Tuesday, 10 October 2017

The high cost of freedom in America.

Freedom isn’t free.

You may think that statement is trite. I actually think it makes a ton of sense.

Americans are rightfully proud to live in the Land of the Free. We have more freedom than most countries in all sorts of awesome ways: religion, speech, movement, etc. As they say, it makes us the envy of the world and is the primary reason why immigrants — legal and otherwise — still flock to our borders and shores.

Of course, there are limits to our freedom. We are not free to murder and pillage, sell heroin, run naked onto an NFL field. These are easily agreed upon taboos. Reason being is that the cost to society of allowing that much freedom is simply unacceptable and/or morally reprehensible.

There are also what I call ‘debatable freedoms,” those which we have hashed out to decide whether or not they are worth exercising. Our acceptance of them evolves over time. Think legalized marijuana or same-sex marriage.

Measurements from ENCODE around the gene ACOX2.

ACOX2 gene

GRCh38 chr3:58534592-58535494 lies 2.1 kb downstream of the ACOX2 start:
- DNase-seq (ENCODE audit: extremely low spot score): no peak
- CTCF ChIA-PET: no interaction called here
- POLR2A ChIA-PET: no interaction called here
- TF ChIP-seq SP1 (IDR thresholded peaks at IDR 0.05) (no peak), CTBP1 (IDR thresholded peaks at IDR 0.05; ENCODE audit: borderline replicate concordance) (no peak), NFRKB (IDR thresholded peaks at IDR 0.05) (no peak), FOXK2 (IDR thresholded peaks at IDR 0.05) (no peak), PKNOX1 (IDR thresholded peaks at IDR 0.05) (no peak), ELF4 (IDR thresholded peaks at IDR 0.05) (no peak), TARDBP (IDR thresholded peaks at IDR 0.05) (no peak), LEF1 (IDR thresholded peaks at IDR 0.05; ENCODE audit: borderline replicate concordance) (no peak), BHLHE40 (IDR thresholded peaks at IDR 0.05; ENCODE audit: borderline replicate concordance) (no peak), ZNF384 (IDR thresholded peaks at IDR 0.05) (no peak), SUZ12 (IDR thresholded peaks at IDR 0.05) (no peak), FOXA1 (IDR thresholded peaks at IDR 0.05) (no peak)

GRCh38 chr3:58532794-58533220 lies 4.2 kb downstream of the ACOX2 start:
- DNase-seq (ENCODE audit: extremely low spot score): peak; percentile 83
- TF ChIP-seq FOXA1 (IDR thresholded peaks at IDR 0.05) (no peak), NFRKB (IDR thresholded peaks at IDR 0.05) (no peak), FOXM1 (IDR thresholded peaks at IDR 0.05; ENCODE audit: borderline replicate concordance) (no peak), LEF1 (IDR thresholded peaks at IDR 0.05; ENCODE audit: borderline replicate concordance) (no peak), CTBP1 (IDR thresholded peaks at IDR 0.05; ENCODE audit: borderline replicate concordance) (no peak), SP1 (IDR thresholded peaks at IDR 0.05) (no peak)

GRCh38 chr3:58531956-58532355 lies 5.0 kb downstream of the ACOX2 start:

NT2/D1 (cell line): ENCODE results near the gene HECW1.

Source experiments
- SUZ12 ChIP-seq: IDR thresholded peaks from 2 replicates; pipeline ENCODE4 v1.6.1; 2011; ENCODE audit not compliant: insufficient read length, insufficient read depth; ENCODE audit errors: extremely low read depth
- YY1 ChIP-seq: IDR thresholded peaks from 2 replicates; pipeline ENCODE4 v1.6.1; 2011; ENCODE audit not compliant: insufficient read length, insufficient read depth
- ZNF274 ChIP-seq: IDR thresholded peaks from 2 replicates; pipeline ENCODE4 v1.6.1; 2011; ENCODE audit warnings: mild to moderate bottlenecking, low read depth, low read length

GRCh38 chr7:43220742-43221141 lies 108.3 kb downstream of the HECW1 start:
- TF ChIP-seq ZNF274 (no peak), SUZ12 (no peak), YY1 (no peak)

And then there are other societal freedoms many of us seem to believe in that come with huge, often under-recognized, and to my mind, hard-to-defend costs. Three examples here are free, unfettered financial markets; a wide-open internet; and nearly unlimited access to firearms. Many of us believe passionately in these freedoms, but I wonder if we fully understand the price we pay for them.

Let’s take them one by one.

Free, unfettered financial markets
You could argue that the financial crisis of 2008/2009 came about in large part because of deregulated or under-regulated financial markets. Speculation in credit derivatives and mortgage-backed securities, along with accompanying risks that were poorly understood, created systemic risk, which badly damaged our nation’s economy and much of the rest of the world’s as well. How much did these free financial markets cost us during the Great Recession? It’s hard to pin down exactly, but I’ve seen estimates of anywhere from $12 trillionto $22 trillion  yes, with a ‘T’.



By Andy Serwer.

Full story at Yahoo News.

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